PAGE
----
The Bonneville Power Administration (BPA) is accepting public comments on several proposed and planned transmission projects across four states in the Pacific Northwest, including the rebuilding of two lines that have reached the end of their useful lives.
BPA proposes to rebuild and upgrade the existing 115-kV Midway-Grandview transmission line, a 25-mile long cedar pole line that runs from the Midway substation in Washington state along the Columbia River to the Grandview substation. BPA will host a public scooping meeting in Grandview, Wash., on Oct. 16.
The proposed rebuilds are part of BPA’s commitment to maintain reliable electrical service and to reduce potential safety risks to the public and work crews. By rebuilding aging transmission lines when needed, BPA preserves the value of its transmission system, much of which is now nearing 70 years in age, the administration said.
The agency is accepting comments through Oct. 31 on the addition of new substation site alternatives for the proposed Montana to Washington transmission system upgrade project. BPA’s consideration of the new substation site options is the result of an earlier round of public comments. The agency is proposing the system upgrades in response to requests from utilities and power producers, including renewable energy generators, for increased transmission service capacity from BPA’s Garrison substation in western Montana to delivery points west of the Cascade Mountains.
As reported previously, BPA is accepting public comments through Sept. 26 from members of the public in Lane County, Oregon on the proposed rebuild of the 60-year-old Hills Creek-Lookout Point transmission line between Lowell, Ore., and Oakridge.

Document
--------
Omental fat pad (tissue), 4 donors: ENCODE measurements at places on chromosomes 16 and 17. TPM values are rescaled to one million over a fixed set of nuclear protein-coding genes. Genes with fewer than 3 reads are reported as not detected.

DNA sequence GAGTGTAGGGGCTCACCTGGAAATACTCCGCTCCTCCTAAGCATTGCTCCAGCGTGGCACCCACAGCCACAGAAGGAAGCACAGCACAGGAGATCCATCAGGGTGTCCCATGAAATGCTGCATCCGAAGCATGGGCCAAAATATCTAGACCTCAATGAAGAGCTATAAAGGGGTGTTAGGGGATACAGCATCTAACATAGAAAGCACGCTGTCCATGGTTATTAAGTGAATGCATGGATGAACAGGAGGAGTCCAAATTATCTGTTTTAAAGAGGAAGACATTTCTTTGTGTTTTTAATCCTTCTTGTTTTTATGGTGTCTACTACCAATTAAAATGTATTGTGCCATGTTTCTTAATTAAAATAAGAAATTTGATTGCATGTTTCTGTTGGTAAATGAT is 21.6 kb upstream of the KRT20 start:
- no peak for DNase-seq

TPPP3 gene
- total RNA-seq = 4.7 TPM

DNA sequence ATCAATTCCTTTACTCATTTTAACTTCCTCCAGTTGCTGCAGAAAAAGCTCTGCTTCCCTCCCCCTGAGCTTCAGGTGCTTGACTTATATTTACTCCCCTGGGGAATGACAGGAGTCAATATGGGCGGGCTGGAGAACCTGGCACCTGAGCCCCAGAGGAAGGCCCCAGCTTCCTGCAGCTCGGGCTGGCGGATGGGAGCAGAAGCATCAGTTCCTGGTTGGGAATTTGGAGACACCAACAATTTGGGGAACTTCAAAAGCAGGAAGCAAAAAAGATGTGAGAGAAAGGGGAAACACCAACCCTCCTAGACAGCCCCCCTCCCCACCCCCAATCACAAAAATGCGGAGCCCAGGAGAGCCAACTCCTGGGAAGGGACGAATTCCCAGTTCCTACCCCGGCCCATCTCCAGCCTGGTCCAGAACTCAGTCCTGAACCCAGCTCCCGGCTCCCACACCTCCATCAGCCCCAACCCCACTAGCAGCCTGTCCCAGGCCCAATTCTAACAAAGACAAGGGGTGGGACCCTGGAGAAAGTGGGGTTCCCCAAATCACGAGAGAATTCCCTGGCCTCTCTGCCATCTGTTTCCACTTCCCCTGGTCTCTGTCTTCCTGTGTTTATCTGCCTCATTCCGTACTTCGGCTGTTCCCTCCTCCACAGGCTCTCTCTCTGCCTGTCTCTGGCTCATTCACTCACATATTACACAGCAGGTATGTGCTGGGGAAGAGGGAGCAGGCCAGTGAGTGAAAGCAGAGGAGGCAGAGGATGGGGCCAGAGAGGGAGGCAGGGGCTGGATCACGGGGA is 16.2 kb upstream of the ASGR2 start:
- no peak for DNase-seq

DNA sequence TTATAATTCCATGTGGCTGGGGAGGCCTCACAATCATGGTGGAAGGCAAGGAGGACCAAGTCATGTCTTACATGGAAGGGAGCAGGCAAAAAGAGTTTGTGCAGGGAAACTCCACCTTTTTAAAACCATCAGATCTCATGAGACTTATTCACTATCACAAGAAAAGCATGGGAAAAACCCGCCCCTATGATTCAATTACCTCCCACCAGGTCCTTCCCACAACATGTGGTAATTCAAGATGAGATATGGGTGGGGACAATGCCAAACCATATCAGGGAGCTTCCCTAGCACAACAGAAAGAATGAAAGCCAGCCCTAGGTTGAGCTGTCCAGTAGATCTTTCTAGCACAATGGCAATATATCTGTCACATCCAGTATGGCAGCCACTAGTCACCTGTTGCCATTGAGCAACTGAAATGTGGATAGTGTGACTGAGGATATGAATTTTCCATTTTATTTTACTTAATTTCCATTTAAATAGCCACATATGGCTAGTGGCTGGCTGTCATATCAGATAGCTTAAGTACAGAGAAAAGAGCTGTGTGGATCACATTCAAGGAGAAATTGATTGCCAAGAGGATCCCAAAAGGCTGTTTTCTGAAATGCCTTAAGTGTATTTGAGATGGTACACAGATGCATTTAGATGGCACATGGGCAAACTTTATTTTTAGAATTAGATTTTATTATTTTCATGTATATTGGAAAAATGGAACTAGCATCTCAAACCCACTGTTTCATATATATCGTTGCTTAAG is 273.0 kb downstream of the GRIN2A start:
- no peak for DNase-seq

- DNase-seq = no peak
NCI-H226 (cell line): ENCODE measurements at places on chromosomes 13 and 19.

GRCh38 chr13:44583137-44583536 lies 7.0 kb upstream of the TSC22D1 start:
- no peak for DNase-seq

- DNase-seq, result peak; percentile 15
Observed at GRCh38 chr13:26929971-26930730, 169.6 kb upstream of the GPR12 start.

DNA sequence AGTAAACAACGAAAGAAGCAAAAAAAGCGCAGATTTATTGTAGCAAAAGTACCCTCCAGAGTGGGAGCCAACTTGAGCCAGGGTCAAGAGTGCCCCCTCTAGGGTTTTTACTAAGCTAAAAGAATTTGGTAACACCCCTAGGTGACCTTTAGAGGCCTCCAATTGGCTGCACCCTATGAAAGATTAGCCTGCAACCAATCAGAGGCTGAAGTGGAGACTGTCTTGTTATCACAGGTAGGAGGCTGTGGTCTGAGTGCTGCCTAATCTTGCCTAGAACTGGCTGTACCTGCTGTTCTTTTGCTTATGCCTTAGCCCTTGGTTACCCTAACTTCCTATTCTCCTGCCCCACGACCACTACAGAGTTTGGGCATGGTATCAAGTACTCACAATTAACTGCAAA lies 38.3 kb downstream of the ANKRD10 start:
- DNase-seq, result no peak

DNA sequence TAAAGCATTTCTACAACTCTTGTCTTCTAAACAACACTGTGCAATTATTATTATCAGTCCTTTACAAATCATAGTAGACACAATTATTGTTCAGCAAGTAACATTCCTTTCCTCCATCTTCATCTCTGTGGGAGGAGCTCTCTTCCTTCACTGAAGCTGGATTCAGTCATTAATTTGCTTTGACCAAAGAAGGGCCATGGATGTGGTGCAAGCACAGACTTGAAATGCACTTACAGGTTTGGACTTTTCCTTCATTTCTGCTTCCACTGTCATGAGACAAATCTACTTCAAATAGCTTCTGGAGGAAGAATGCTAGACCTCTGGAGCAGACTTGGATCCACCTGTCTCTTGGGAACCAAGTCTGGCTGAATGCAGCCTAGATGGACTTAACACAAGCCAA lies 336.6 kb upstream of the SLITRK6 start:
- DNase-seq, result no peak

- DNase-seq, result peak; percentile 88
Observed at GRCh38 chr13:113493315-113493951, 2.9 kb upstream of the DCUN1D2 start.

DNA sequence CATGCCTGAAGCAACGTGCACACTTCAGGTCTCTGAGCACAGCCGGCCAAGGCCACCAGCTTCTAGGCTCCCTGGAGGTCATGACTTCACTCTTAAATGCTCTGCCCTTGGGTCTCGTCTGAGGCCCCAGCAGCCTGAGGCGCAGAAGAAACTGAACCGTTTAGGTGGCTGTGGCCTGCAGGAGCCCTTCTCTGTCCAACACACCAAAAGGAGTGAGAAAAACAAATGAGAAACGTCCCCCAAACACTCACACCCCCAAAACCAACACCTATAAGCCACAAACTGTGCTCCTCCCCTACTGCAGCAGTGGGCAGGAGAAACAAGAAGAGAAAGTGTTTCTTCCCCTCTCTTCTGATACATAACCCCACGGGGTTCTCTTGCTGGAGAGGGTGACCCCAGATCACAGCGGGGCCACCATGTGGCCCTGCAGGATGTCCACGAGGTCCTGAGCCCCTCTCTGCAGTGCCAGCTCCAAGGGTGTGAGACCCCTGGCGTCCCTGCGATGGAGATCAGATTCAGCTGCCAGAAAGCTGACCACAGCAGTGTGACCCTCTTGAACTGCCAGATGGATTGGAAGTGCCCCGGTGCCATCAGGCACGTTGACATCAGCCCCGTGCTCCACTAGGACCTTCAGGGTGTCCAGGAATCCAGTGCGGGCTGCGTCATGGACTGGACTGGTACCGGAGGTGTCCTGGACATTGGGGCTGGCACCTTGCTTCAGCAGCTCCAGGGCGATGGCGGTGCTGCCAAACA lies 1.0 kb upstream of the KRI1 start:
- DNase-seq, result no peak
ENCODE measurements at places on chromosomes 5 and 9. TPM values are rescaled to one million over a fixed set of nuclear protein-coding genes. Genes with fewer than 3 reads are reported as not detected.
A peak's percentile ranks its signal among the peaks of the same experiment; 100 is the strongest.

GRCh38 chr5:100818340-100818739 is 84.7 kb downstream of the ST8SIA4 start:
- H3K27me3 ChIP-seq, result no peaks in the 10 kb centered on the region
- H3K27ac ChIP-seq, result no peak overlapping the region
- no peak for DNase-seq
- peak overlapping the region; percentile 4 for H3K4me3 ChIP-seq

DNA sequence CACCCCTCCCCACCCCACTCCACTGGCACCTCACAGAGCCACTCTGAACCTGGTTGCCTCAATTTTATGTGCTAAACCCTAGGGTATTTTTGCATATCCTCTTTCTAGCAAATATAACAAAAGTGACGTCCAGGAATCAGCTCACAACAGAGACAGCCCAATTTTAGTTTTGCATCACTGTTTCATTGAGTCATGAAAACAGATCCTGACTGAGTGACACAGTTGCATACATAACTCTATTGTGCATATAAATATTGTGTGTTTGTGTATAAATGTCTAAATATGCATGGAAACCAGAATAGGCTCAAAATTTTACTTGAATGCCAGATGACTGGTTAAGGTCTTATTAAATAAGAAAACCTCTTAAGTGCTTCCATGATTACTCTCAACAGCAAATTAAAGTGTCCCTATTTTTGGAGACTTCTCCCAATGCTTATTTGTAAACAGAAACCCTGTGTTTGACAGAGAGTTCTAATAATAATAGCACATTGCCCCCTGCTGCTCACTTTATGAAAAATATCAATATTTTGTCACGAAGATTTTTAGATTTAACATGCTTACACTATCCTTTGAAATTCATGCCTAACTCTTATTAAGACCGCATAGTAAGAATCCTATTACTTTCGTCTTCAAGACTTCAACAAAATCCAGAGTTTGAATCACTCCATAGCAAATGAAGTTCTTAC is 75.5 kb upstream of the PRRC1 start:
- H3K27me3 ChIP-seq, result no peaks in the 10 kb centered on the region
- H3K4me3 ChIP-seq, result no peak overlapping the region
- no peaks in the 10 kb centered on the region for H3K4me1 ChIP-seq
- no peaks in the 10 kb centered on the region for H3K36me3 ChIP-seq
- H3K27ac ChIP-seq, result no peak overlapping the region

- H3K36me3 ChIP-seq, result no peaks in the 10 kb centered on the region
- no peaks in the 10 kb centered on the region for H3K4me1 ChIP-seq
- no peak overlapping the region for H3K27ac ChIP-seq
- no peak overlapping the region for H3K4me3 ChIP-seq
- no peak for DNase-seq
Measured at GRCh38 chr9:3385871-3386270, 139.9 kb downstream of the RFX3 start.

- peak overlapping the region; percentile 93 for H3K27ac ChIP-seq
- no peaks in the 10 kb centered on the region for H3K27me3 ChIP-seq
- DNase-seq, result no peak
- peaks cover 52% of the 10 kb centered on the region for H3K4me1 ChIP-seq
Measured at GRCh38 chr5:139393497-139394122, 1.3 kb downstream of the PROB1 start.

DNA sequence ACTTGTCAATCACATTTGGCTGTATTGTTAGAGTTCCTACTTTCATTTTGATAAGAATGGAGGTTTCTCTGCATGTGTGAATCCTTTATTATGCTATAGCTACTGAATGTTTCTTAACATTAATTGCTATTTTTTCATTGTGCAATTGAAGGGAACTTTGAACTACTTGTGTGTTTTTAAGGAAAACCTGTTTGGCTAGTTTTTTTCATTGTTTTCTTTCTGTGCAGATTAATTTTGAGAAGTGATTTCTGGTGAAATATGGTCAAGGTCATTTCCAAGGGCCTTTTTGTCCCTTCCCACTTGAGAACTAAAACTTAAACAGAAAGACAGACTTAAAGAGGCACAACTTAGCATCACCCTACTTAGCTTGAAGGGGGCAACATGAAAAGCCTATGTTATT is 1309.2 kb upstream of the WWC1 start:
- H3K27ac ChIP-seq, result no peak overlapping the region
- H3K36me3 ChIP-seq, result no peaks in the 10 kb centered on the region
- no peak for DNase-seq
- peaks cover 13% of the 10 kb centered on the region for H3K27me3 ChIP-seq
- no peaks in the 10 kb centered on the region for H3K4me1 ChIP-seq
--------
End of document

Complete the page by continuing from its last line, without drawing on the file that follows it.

The 26-mile, 115-kV wood-pole line was built in 1953 and, although routine maintenance has been performed on the line, most of the 60-year-old structures are physically worn and need to be replaced due to age and deterioration, according to BPA. In additional to replacing the wood poles and conductors, BPA plans to relocate a portion of the right-of-way (ROW) about three miles southeast of Oakridge by approximately 2,000 feet because of an active landslide that is threatening the existing line. The proposed project may also require developing new access roads or trails and improving existing access roads.
BPA personnel will consider comments, concerns and other input about the potential impacts of the project that should be addressed in an environmental assessment (EA). The agency on June 10 issued a notice of its determination that the project fell within the class of actions that, per the Code of Federal Regulations, would normally require an EA but not necessarily an environmental impact statement.
Interested parties can send comments on any of the proposed projects and their potential impacts to BPA either through mail or the BPA website. Comments should reference the project by name.